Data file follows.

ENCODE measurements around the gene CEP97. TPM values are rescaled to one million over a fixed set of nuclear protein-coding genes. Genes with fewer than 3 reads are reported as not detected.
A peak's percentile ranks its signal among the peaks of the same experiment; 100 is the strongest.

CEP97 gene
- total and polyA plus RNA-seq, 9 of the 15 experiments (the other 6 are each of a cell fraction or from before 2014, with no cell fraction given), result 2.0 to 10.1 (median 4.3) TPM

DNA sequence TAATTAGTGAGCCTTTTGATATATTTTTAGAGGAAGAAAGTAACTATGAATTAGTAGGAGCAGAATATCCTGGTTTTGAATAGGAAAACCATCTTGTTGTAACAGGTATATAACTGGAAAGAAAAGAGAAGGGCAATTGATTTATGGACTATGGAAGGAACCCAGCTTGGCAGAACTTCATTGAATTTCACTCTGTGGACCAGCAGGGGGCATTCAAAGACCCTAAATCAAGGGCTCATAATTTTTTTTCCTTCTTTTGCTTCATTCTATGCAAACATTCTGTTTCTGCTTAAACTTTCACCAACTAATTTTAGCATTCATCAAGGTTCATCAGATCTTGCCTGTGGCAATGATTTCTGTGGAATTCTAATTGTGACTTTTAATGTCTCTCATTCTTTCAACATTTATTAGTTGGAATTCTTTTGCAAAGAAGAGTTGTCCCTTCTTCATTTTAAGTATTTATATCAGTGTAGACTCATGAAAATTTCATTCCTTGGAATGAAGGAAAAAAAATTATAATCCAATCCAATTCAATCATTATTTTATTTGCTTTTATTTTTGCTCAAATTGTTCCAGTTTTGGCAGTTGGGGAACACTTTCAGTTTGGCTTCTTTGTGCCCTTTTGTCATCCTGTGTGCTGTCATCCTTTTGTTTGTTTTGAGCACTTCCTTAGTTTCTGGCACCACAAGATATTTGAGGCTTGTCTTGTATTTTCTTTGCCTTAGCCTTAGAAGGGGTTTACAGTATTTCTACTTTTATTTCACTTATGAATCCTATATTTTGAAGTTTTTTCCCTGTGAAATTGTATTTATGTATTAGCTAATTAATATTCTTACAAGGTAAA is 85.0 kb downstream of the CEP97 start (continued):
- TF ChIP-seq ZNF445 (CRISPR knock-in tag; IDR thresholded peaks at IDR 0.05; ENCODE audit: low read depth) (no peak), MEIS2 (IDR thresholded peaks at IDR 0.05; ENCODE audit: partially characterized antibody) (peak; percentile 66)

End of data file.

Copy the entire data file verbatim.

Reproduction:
ENCODE measurements around the gene CEP97. TPM values are rescaled to one million over a fixed set of nuclear protein-coding genes. Genes with fewer than 3 reads are reported as not detected.
A peak's percentile ranks its signal among the peaks of the same experiment; 100 is the strongest.

CEP97 gene
- total and polyA plus RNA-seq, 9 of the 15 experiments (the other 6 are each of a cell fraction or from before 2014, with no cell fraction given), result 2.0 to 10.1 (median 4.3) TPM

DNA sequence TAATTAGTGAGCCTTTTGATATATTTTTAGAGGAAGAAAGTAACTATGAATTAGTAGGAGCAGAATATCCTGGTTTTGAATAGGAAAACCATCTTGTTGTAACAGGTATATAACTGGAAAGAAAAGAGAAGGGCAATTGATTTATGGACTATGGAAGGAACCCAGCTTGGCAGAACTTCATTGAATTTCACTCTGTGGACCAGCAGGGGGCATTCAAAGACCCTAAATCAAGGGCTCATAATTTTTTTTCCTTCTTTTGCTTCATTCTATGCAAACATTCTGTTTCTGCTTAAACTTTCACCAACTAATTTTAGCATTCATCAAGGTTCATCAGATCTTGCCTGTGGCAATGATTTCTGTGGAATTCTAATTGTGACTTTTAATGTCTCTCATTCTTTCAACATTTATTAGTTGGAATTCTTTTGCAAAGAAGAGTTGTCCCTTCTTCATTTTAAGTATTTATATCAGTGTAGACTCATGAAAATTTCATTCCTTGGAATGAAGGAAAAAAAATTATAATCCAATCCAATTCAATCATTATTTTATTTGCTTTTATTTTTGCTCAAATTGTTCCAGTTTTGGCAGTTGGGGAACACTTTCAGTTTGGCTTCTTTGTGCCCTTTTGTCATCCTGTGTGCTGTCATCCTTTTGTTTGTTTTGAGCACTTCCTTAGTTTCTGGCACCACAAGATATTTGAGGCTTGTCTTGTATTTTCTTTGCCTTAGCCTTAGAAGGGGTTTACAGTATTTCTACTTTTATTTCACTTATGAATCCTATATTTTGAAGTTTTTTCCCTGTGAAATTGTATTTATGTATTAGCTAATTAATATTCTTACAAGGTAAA is 85.0 kb downstream of the CEP97 start (continued):
- TF ChIP-seq ZNF445 (CRISPR knock-in tag; IDR thresholded peaks at IDR 0.05; ENCODE audit: low read depth) (no peak), MEIS2 (IDR thresholded peaks at IDR 0.05; ENCODE audit: partially characterized antibody) (peak; percentile 66)